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Pitching “The Corporation” in Banff

August 07th, 2012

In 1999, buy information pills Joel Bakan attended the Banff Television Festival with Mark Achbar, information pills one of the makers of Manufacturing Consent: Noam Chomsky and the Media, prescription to propose a new documentary series about the history and nature of large corporations. From his perspective as a neophyte in Television Land, here is Joel Bakan’s report on pitching The Corporation to television executives from around the world.

The film The Corporation was released in 2003.

Pitching The Corporation often seemed futile. After two days and a dozen pitches, I felt like Sanchos, with Achbar playing Don Quixote, tilting at satellite dishes. During each pitch we had to convince a distracted and over-booked broadcaster representative that our show was more exciting than all the others she or he had been pitched about. The problem for me, an academic non-fiction writer, was that most television people don’t get turned on by ideas and analysis. Even the documentary side of television often seemed to be driven by entertainment concerns, with ideas taking a back seat or having to stand in the aisle. “That sounds like a great book idea”, was a typical response. “But who are the characters? What are the stories? Where’s the drama?” I quickly learned to adjust the pitch, trotting out interesting stories and characters first, and then, slipping in an idea, an analysis, maybe even a statistic, as though it was an afterthought . The academic in me bristled. But this was showbiz.

Some television people seemed almost hostile to thought. Accepting his award for Ally McBeal, David E. Kelly told the adoring crowd how unfair it was that people criticized him for the show’s portrayal of women. “It’s just a story about a woman”, he complained, “it’s not meant to say anything about what women are or should be”. Semioticians be damned! During this event I saw the back of Michelle Pfeiffer’s head. In one session a big wig American producer snorted that the key-note address of the Festival, a graceful and constructive critique of television delivered by Mark Kingwell—-Canada’s hippest intellectual—-reminded him again why he abhorred intellectual analyses of TV. Such anti-intellectualism is a strong voice in TV land, but not the only one. Some pitch sessions—-such as ours with TV Ontario, the National Film Board, Vision TV and BBC, to name a few—-were thoroughly engaging. In them I met TV people who were deep thinkers, and more intellectual fun than most of my academic colleagues. Perhaps the greatest frustration for me as a writer in TV land was the apparent irrelevance of writing—-at least when pitching. Achbar and I brought a twenty-five page treatment document to Banff, a model of concision. Few wanted to read it. “Get it down to two pages”, was the straight-faced advice from one Canadian broadcaster heavy. That seemed generous compared to the high-brow BBC, which wanted only one page. Television people want to hear you, not read you.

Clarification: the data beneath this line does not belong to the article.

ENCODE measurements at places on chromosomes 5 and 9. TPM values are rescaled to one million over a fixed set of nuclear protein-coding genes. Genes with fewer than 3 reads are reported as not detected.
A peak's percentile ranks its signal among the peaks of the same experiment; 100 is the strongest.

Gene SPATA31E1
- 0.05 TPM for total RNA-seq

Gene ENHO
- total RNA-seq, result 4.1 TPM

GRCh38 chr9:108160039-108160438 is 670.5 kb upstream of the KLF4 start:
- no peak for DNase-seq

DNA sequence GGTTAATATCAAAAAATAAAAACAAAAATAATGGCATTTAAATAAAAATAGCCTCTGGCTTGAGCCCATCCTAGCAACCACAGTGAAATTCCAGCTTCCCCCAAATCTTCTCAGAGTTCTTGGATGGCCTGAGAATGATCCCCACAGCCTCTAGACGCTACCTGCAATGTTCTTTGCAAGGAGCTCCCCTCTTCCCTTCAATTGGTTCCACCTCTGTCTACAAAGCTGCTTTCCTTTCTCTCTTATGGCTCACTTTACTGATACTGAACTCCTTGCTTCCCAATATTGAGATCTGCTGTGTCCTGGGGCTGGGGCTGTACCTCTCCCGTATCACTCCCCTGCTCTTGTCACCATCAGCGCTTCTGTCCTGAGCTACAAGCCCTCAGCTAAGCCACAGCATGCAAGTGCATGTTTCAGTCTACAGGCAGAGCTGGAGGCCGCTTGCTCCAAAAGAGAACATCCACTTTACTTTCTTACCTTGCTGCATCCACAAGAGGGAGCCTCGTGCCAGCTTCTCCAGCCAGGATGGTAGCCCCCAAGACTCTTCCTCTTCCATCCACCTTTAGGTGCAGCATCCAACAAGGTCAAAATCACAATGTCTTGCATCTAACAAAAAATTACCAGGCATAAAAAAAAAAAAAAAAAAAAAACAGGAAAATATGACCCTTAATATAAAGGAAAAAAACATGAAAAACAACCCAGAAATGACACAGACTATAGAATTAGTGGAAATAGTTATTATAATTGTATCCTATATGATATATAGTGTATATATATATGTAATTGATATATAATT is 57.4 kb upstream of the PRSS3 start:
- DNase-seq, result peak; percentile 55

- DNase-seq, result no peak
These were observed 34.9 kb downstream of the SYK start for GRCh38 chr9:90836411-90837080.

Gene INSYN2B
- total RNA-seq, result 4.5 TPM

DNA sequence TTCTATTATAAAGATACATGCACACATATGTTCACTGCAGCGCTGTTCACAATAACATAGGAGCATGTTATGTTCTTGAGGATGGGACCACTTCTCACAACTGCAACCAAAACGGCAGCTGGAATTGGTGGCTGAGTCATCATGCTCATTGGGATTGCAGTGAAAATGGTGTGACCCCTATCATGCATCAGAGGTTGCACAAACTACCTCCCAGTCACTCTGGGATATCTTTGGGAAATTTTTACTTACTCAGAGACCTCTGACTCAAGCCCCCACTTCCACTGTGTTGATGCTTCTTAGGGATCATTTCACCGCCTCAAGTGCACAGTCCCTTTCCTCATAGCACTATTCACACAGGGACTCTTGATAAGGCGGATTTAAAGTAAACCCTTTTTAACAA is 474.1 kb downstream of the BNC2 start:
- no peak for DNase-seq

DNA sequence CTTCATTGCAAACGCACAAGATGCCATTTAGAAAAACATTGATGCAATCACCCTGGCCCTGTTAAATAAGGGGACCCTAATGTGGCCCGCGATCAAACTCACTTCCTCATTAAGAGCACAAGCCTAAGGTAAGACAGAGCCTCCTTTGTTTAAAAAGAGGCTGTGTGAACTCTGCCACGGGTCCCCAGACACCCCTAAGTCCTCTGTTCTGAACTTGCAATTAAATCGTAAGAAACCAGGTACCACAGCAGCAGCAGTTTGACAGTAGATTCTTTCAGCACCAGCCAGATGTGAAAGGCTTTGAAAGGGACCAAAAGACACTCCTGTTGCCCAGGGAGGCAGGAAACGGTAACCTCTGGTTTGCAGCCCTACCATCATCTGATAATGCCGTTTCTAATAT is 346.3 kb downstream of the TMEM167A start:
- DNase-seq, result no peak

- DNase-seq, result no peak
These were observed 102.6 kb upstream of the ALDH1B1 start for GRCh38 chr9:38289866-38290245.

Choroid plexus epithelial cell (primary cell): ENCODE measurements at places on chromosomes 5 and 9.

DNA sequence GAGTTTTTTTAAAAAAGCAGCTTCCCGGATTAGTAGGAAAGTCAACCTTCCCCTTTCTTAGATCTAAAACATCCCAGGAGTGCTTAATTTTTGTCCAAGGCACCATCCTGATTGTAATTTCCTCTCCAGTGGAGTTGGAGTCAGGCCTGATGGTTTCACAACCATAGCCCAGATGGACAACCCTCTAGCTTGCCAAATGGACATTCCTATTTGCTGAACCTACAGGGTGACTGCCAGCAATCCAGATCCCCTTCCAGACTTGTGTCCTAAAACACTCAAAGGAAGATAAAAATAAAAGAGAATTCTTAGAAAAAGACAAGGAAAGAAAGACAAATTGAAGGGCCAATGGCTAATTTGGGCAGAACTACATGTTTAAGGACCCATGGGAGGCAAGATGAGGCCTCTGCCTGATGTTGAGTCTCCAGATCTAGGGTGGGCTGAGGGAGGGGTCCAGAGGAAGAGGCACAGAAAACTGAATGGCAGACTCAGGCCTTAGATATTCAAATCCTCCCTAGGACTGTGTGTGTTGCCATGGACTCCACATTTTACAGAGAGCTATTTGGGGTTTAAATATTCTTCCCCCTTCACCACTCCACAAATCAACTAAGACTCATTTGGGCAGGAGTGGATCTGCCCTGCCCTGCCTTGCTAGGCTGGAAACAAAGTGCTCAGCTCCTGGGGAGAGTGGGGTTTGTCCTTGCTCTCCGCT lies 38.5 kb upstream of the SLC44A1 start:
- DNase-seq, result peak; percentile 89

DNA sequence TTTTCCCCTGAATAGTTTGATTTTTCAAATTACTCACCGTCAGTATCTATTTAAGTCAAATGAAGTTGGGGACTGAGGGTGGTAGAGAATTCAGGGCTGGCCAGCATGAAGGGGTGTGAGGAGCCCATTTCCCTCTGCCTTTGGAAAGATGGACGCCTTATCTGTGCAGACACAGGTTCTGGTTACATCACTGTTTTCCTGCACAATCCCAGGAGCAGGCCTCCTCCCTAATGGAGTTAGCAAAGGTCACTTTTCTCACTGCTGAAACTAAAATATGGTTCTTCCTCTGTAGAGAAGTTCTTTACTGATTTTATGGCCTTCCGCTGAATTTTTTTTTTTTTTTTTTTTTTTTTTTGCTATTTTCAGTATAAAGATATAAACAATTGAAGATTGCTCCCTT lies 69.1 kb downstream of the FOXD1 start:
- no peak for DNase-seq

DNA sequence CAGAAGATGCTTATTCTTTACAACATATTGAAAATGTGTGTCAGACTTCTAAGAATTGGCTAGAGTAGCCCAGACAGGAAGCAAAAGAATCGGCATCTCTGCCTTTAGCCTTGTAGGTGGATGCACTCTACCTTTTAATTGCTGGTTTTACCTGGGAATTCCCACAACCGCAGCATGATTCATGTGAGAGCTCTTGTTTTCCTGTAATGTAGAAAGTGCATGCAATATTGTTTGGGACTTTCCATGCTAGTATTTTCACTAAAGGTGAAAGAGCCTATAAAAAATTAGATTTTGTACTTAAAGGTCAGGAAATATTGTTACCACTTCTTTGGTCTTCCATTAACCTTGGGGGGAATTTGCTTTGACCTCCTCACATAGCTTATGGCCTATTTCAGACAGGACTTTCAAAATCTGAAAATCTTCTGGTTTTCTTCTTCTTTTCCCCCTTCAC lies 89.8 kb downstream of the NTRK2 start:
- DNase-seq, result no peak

There was a certain irony in pitching The Corporation at Banff. Banff, after all, is hyper-corporate. Corporate logos, corporate sponsorships, corporate people were all over the place. At one event, Michael MacMillan, head of Atlantis Alliance Inc., was treated like some kind of demi-god, escorted to the stage by four Mounties (their appearance licensed by corporate rival, Disney) and a piper, to receive an award. Many of the people I spoke with seemed concerned about television’s increasing corporatization. Partly to blame, according to some of them, is the Canadian funding structure. Outside of the slashed and burned CBC, private sector corporations, driven primarily by their—-and their advertisers’—-bottom-lines, decide what we see on TV, and make lots of money for showing it. Public agencies subsidize the system by providing taxpayer cash, and the use of the publicly-owned air waves. To take one example of the absurdity of this system, Atlantis Alliance, touted as a Canadian private-sector success story, and the eleventh largest production house in the world after Time Warner, felt compelled to kill Justice, its flagship show for next season, when public money from Telefilm Canada did not materialize.